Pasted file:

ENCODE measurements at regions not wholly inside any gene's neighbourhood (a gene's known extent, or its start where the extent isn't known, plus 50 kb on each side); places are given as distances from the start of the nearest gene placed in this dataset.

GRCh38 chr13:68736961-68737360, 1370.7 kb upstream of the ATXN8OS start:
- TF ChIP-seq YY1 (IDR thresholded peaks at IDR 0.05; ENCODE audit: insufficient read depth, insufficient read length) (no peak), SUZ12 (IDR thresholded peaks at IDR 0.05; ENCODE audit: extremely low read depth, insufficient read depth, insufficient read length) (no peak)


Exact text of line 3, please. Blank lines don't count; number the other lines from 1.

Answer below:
- TF ChIP-seq YY1 (IDR thresholded peaks at IDR 0.05; ENCODE audit: insufficient read depth, insufficient read length) (no peak), SUZ12 (IDR thresholded peaks at IDR 0.05; ENCODE audit: extremely low read depth, insufficient read depth, insufficient read length) (no peak)